Ahti Rytkönen and the people of chimneyless cabins
The intensely atmospheric photographs taken by Ahti Rytkönen supplemented the gathering of vocabulary.
The well-known oil painting Under the Yoke (Burning the Brushwood), painted in 1893 by the artist Eero Järnefelt, depicts slash-and-burn agriculture against the backdrop of a hilly landscape in Eastern Finland. The same subject matter was documented 35 years later by teacher Ahti Rytkönen in his impressive black-and-white photographs. Rytkönen’s series of photographs of slash-and-burn agriculture were taken in Savola, Tuovilanlahti, Maaninka, in 1928.
The slash-and-burn farmers are moving tree trunks around the burning field with long wooden rods. The air is hot and smells of smoke. Black stumps rise from the ground. The greenery of early summer farther away in the background gives the photograph a unique atmosphere.
Slash-and-burn agriculture was hard work. In Savo, it was referred to as ‘roasting meat in a rag’. Ahti Rytkönen described slash-and-burn agriculture in Savola in great detail in his book Tuulastulilta ja karhumailta (Of Torch Fishing Lights and Bear Hunting Grounds, 1935).
Rytkönen was known as a wordsmith. Among other things, he describes how the workers had to know to sow flax in the burnt ground so densely that a bed bug could step from one seed onto another. Or how a worker sowing turnips had to slurp down their gruel from a bowl in the evening because their lips could not stand the touch of a spoon after spending the day spitting out turnip seeds while sowing.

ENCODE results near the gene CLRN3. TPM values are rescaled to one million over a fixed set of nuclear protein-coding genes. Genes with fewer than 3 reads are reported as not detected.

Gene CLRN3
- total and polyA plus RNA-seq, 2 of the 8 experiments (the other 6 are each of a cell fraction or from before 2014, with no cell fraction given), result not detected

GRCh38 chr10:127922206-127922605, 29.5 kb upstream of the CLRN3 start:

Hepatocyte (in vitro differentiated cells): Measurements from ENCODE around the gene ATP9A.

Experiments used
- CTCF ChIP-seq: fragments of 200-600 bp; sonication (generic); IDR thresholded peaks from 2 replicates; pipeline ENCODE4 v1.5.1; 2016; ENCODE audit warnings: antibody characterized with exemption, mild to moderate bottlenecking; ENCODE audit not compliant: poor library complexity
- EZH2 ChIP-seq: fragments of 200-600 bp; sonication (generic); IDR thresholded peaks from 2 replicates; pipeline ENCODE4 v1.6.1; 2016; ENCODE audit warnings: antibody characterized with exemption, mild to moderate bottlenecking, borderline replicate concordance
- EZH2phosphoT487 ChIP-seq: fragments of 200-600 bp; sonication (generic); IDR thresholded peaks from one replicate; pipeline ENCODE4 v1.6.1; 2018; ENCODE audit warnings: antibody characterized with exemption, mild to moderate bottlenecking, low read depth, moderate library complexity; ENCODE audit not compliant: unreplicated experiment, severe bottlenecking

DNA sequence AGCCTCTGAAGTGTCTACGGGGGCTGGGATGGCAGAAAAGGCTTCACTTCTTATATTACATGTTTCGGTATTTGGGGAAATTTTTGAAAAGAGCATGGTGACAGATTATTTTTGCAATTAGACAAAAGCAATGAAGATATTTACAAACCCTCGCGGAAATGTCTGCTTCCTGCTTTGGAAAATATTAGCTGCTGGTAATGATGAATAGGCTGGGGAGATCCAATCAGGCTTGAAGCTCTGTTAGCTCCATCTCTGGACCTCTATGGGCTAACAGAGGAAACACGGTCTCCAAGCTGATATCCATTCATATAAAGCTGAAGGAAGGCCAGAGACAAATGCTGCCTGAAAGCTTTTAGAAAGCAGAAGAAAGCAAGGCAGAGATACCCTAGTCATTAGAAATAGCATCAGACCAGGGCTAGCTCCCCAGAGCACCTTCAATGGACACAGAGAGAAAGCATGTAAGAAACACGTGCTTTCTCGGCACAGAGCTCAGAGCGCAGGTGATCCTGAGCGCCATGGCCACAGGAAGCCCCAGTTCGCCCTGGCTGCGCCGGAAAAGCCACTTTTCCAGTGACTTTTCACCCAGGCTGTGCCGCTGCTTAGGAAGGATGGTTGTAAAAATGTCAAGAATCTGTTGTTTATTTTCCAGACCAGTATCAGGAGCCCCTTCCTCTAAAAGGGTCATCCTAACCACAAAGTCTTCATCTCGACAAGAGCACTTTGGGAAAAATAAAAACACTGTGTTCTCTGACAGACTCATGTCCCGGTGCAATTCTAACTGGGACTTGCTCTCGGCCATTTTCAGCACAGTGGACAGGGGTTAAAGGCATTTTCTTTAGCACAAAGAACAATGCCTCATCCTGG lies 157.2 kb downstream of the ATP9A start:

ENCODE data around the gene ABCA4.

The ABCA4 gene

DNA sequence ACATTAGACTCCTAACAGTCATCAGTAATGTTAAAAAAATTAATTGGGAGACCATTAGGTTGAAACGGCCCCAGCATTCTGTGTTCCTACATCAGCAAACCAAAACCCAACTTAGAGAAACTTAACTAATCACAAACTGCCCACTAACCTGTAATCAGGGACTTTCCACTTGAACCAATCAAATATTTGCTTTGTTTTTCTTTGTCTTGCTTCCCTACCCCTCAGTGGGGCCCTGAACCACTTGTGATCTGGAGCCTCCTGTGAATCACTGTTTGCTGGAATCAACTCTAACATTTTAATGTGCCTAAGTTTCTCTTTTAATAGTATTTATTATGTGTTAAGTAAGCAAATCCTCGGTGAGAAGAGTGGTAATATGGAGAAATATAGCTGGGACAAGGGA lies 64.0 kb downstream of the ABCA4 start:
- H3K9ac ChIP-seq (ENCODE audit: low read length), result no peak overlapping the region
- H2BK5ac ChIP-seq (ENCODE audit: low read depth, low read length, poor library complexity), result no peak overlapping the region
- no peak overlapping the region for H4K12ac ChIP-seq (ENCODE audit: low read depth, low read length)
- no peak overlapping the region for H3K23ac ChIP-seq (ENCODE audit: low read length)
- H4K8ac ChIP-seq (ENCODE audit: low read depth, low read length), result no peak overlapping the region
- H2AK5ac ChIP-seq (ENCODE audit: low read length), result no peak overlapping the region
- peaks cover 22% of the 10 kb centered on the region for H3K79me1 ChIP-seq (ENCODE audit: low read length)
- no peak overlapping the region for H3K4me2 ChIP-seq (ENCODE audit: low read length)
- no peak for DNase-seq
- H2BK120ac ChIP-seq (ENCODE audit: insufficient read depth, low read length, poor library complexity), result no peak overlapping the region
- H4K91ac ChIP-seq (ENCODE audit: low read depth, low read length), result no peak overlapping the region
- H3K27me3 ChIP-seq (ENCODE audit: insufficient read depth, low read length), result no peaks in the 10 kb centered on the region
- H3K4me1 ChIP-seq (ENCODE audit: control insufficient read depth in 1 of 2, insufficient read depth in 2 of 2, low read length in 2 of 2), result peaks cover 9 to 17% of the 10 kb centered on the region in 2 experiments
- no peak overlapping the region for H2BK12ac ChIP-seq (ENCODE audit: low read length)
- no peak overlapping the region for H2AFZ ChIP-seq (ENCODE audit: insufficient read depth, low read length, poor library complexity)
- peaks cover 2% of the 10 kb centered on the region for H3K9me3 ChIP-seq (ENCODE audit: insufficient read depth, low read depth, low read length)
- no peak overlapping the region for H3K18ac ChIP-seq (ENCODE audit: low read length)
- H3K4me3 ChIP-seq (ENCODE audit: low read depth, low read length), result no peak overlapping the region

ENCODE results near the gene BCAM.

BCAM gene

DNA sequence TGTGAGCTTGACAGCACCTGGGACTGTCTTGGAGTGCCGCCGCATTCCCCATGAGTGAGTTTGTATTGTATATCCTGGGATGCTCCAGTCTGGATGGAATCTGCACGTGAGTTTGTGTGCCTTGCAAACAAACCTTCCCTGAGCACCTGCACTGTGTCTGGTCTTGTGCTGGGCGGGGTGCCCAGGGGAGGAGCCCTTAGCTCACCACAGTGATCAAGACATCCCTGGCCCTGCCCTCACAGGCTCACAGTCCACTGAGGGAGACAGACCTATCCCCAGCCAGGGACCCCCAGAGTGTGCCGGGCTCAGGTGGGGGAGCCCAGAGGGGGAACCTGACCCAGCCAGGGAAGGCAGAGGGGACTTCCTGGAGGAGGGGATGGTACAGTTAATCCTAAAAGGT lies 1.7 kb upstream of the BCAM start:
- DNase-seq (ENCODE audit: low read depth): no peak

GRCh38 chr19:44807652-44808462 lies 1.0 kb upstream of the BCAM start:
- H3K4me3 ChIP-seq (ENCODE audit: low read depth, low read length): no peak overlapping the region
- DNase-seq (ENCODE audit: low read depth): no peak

Rytkönen also worked as an expert in three films produced about slash-and-burn agriculture by Kansatieteellinen Filmi (Ethnological Film Ltd). The films Kaskisavun mailta (Smoke-covered Swiddens) and Kaskinauris (Slash-and-burn Cultivation of Turnips) were filmed in 1937 and Sienanpoltto (Log Burning) in 1938. Rytkönen arranged the filming locations, hired the performers and arranged the shooting times. All three films were filmed by Eino Mäkinen.
Rytkönen had taught himself photography independently. He photographed the everyday lives of people across Finland.
For the period 1924-1933, Rytkönen held a scholarship granted by Sanakirjasäätiö (the Dictionary Foundation). He collected materials for the planned dictionary of Finnish vernacular in Northern Savo and Kainuu, and he also took photographs during these travels.
Rytkönen justified the purchase of a camera to the representatives of Sanakirjasäätiö by stating that ‘many dialect words and words that describe different work practices are almost impossible to explain with words’. Rytkönen successfully took many series of photographs of different work phases with his camera. The first series of photographs he took was about making a woodchip basket.
He always had his photography equipment with him when he travelled, and the photographs were developed on location in easily darkened rooms, such as drying barns, potato cellars and saunas. Rytkönen captured his first colour photographs on glass plates in the 1930s.
Ahti Rytkönen (1899-1989) was a primary school teacher who graduated with a Master of Arts degree in 1924. He worked as a lecturer in Finnish at Jyväskylä College of Education for the period 1938-1965 and was granted the title of professor in 1964.
Rytkönen wrote numerous articles on linguistics and ethnology as well as descriptions of the life of the people of Northern Savo.
Slash-and-burn agriculture in Tuovilanlahti, Maaninka, 1928. Photo: Ahti Rytkönen / Picture Collections of the Finnish Heritage Agency (KK2103:18)